One would assume decades years later after the legal end to segregation (1964) which saw African Americans no longer barred from swimming in white-owned pools, that we would never go back to the place. Unfortunately, we did in June of 2021 when FNIA (Fédération Internationale de Natation, International Swimming Federation) barred the Soul Cap from use at the Tokyo Games.
The governing body concluded that the swimming cap designed for Black people’s hair does “not follow the natural form of the head.” As well as “athletes competing at the international events never used, neither require … caps of such size and configuration.” After reading the explanation, one will become immediately outraged.
“A long hair swim cap designed for hair blessed with volume” [Soul Cap]
Why does it feel like we have to fight for everything that we need? The hair that naturally grows from our scalp doesn’t grow the same as people of Caucasian or Asian descent. Why can’t we be accepted for the way we are so that the playing field is level (especially in sports)?
Our hair is either kinky*, coily, or curly as well as a mixture of it all and it tends to grow outwards getting bigger as it grows longer rather than just hang down like Caucasian or Asian hair. Since our hair is different, the hair maintenance routine is not the same as our white and asian counterparts therefore, we cannot use the same swimming caps (hair tools), especially in a competitive environment. Simply put, we need our OWN!
“We’re not just a brand, we’re a movement” [Soul Cap]
The soul cap is designed to hold the length, thickness, and volume of your natural hair, locs, and/or braids. Our hair is thick and bulky which is hard to secure under a “normal” swim cap. Also, these swim caps are extremely tight around the crown of your head which can affect your blood circulation.
Prior to the swim cap, swimmers would cornrow or braid their hair flat so it will be able to fit into a ‘regular’ swimming cap. Some would relax their hair to conform to the perceived “norm” and still others would cut their hair short to remove the issue altogether. These regular swim caps were uncomfortable and not suited for our hair until Soul Cap launched theirs which is specifically designed for black hair.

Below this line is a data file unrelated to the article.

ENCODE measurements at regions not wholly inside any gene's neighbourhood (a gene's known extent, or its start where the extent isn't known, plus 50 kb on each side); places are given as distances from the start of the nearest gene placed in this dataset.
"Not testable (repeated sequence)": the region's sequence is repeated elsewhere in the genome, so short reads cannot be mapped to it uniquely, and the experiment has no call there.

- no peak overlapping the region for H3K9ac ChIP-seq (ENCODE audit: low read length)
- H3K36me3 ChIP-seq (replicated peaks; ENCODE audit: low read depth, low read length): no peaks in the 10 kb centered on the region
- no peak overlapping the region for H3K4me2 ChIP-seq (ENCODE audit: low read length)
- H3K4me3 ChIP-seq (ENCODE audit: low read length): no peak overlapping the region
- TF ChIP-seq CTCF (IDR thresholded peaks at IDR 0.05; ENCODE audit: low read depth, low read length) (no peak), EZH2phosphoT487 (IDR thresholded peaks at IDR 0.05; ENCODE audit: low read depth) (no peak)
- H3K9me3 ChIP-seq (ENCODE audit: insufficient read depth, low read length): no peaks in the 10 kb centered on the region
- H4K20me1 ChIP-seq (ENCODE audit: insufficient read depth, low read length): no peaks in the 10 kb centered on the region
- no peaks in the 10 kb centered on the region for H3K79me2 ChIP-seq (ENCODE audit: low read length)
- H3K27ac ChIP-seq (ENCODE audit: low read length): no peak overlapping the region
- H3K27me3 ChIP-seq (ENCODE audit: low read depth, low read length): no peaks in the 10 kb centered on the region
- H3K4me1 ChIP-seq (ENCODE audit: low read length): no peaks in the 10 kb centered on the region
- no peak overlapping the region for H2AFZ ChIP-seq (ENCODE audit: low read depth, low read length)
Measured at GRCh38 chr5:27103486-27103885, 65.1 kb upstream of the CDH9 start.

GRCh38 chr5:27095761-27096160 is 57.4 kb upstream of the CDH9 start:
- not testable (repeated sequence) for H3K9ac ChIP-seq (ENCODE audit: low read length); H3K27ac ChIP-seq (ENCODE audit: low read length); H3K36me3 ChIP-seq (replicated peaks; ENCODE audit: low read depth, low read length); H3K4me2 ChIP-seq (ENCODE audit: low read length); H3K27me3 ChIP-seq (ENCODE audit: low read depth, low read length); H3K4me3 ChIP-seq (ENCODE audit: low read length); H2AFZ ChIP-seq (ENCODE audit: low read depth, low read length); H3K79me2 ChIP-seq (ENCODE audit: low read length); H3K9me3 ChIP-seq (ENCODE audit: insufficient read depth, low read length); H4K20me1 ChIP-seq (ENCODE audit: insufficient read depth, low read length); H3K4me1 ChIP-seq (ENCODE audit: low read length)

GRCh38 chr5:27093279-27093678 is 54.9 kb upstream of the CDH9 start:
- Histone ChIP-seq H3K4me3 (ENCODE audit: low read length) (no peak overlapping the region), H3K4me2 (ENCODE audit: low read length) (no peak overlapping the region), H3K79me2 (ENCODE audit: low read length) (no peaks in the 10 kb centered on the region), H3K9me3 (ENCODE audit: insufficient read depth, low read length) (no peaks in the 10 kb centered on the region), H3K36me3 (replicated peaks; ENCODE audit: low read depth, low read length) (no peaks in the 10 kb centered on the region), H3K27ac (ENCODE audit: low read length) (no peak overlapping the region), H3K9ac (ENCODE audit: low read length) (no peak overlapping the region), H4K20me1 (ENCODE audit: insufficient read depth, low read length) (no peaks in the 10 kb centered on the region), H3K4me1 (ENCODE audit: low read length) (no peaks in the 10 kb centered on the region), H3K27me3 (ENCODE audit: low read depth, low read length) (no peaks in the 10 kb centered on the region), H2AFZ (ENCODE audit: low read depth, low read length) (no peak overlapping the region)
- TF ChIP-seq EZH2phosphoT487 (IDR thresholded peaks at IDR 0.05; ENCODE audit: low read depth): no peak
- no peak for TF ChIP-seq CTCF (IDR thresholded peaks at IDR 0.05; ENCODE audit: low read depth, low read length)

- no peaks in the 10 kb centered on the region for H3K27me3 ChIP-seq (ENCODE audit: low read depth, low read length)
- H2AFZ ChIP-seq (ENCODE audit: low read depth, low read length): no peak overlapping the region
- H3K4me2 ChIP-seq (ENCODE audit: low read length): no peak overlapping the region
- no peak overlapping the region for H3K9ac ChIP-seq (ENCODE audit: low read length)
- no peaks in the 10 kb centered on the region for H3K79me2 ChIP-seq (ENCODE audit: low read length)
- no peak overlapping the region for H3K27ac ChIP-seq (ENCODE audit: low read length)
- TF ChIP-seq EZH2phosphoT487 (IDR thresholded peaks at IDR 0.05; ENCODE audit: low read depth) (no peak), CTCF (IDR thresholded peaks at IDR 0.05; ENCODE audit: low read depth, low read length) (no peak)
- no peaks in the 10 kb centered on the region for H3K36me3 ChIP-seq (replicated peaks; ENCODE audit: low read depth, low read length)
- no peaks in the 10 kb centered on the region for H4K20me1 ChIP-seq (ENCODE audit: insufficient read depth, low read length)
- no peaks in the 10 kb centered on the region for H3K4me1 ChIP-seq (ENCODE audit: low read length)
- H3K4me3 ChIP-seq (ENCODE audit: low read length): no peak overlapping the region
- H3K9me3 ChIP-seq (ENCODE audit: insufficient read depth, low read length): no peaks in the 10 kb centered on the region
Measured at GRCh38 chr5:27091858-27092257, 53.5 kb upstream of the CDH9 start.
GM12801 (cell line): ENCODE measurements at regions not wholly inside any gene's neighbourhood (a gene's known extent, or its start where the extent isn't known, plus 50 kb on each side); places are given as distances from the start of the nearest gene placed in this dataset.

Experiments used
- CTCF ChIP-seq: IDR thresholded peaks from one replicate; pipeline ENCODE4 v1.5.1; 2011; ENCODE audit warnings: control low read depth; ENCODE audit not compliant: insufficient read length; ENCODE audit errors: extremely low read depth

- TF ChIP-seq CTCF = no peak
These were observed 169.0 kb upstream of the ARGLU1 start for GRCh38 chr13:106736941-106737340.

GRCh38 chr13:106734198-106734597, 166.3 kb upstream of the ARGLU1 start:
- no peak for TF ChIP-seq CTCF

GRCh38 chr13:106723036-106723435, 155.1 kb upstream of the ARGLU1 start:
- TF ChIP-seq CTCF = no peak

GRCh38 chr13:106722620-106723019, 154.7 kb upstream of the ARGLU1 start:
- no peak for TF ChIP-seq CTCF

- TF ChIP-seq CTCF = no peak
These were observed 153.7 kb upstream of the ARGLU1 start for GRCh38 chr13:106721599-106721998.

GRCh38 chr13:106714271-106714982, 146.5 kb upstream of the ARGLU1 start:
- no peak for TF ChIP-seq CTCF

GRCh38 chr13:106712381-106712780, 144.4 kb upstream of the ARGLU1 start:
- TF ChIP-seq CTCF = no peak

“We’re on a mission to make ‘swim for all,’ bringing inclusivity and accessibility to the sport we love.” [Soul Cap]
A year later, FINA invited Soul cap to reapply for which their application has been recently successful. We are so happy for the Soul Cap brand as they have been breaking down barriers and encouraging inclusivity for Black men, women, and kids to participate in ‘swimming’.
They no longer can use the excuse of ‘the swimming cap doesn’t fit my head’ as their reason for giving up early on learning to swim or losing interest in a sport for which they may be extremely talented. Swimming is a life skill that should be taught and nurtured especially when you see that your child has taken to it and has some natural talent.
“It’s not a sport that’s open to everyone” – [Soul Cap]
This recent acceptance means so much for the black community. It is another little step to the top which we must keep climbing to continue to fight. It is a bit disheartening that we have to fight for such small things but fight we must until we have a truly equal playing field.
This will encourage a future generation to participate in swimming whether to learn, compete or even for recreational purposes. Vacations, random pool days, and engaging in sporting activities at school become much easier to participate it.
And more importantly, they now have the right tools needed to protect their hair as they glide through the waters.
“And our inclusive swimwear is just the start.” – Soul Cap